The Fortune magazine article two weeks ago naming Salt Lake City as the No. 1 city in the United States to do business was characterized Friday as superficial and comparable to Weekly Reader material.

The article based its conclusions on some items that many businessmen don't care about when deciding whether to relocate or expand their company, said Joel Kotkin, author and a recognized authority on international trade and regular contributor to the Los Angeles Times and Washington Post.He told members of the Pioneer Partnership in the Alta Club that when businessmen decide to move their business they often don't think about the items mentioned in the Fortune article such as availability of plentiful, high-quality and low-cost labor and its educated work force.

Kotkin said the article seemed to castigate California because of its cosmopolitan population and large influx of immigrants, but immigrants are actually improving the economic climate of the area because they are good workers and bring an influx of foreign capital into an area.

He said the article talked about Utah workers' loyalty to their employees and in some cases that's bad. It's healthy for an economy for people to leave and start their own companies and hire people because small business is where most of the jobs are created today.

A Los Angeles resident, Kotkin said if the California economy dies, as hinted by the magazine article, the Utah economy will suffer also because they are tied together. "I doubt if Utah could live off California's carcass," he said.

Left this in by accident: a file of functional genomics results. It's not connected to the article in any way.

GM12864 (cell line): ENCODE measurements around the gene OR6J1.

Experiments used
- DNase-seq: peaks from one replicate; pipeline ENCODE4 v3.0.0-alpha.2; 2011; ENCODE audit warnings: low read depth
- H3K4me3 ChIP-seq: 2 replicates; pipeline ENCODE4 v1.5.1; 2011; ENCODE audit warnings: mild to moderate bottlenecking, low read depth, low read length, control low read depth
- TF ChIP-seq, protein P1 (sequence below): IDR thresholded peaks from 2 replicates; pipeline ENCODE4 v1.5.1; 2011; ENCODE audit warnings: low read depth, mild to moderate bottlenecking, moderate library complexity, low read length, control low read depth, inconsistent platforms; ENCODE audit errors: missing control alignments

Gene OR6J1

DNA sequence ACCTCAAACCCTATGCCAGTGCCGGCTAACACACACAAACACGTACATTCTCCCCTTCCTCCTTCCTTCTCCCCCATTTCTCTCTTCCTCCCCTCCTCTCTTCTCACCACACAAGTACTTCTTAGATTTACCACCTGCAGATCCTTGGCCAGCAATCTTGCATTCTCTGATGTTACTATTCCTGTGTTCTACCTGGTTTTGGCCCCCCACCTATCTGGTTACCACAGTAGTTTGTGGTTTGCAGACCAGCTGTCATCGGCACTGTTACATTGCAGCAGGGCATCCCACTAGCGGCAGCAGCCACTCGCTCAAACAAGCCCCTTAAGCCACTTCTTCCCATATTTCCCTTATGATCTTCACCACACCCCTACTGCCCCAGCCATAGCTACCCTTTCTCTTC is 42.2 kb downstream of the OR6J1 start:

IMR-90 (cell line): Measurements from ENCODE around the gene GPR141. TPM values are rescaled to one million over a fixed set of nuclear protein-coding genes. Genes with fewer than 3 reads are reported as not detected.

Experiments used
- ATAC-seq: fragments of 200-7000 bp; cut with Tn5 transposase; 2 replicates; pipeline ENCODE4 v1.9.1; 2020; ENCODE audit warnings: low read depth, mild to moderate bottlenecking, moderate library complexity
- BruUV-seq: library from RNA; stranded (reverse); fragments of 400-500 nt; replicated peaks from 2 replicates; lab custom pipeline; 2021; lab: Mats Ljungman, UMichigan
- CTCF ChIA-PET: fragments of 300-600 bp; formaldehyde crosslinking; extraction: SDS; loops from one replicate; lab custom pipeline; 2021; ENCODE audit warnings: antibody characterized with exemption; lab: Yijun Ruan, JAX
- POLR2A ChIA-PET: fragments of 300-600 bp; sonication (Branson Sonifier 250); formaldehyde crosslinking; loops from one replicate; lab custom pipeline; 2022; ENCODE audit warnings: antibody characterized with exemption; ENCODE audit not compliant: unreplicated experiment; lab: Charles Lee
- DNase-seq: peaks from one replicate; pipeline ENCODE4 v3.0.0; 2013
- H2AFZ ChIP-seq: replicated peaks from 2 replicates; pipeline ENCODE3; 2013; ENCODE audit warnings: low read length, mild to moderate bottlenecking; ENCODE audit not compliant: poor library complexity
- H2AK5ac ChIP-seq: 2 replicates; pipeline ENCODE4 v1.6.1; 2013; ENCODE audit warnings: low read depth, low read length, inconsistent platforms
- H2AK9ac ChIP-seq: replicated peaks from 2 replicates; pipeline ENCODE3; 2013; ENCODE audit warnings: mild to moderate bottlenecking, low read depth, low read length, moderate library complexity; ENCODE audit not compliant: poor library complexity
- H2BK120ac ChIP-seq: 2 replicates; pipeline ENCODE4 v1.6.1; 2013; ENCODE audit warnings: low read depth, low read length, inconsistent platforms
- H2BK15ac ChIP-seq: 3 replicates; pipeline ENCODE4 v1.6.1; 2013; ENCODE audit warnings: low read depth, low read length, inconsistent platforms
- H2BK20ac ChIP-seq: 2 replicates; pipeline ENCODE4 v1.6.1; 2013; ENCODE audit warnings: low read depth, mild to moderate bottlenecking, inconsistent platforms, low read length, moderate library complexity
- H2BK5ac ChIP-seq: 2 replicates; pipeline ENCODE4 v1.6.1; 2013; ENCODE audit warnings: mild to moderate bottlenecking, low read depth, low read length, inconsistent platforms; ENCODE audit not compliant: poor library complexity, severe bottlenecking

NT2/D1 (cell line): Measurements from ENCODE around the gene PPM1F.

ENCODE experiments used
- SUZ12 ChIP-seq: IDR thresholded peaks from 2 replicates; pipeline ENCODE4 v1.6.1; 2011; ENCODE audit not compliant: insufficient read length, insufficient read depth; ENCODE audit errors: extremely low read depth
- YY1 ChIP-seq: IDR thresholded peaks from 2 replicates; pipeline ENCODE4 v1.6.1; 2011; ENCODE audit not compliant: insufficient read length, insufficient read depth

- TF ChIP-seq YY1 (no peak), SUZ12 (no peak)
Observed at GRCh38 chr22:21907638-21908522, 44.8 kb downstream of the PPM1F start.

As an example of California's continuing economic importance, Kotkin said the Sony Corp. is spending large amounts of research and development money in Los Angeles and San Francisco. "Sony needs the wierdos in Silicon Valley and wasn't concerned about savings by locating elsewhere," he said.

Several years ago, Kotkin said, the Osmond family thought film producers wanted to escape the problems of California so they built a studio in Orem. "Well, you have seen what happened to it," he said.

Kotkin said even though California has its problems, motor vehicle records show the state still has people moving in and many are coming from Utah, an indication that things aren't as bad as many people picture.

Utah needs to incorporate its economy into the economies of the Pacific Rim countries, Kotkin said, because the best investment opportunities will come from that part of the world rather than from Europe. He said there is no entrepreneurship in Europe.

He said two-thirds of the people on the Earth live in the Pacific Rim and that is where the majority of economic explosions are occurring. By the mid-1990s, the economies of the non-Japanese countries in the Pacific Rim will exceed those in Europe, Kotkin said.

Rather than Utah becoming a state where many subsidiary companies are located, it should strive to become an entrepreneurship state. He suggested working with California companies and banks because many of them are owned by the Japanese and Chinese.

One of Utah's biggest assets is The Church of Jesus Christ of Latter-day Saints and its missionary program because many missionaries are bi-lingual and understand the people and culture in other countries. Other assets are the large number of entrepreneurs starting their own companies, he said.